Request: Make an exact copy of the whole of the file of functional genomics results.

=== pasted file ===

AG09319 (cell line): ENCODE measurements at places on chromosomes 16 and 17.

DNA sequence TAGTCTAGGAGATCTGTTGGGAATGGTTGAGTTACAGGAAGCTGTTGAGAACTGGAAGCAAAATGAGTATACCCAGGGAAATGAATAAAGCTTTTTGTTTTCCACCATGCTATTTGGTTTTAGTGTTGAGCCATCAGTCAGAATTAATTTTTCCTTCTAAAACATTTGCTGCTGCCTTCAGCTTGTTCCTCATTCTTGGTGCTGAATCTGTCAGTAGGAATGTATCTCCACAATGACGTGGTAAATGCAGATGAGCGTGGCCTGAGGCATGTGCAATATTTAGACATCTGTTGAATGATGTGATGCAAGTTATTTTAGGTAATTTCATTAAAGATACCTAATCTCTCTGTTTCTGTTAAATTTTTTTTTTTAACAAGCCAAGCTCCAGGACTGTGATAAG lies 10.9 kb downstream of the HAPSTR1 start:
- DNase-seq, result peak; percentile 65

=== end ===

AG09319 (cell line): ENCODE measurements at places on chromosomes 16 and 17.

DNA sequence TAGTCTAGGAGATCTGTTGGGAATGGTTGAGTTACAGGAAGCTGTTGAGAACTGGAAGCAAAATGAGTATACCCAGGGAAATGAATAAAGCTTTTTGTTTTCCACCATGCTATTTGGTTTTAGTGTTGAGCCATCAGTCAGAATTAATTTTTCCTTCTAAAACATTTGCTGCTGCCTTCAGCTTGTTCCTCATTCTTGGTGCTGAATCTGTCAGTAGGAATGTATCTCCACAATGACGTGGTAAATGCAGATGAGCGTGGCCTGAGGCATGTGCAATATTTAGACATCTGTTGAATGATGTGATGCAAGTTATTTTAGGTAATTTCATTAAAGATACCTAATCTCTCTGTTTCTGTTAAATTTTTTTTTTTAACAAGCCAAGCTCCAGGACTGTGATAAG lies 10.9 kb downstream of the HAPSTR1 start:
- DNase-seq, result peak; percentile 65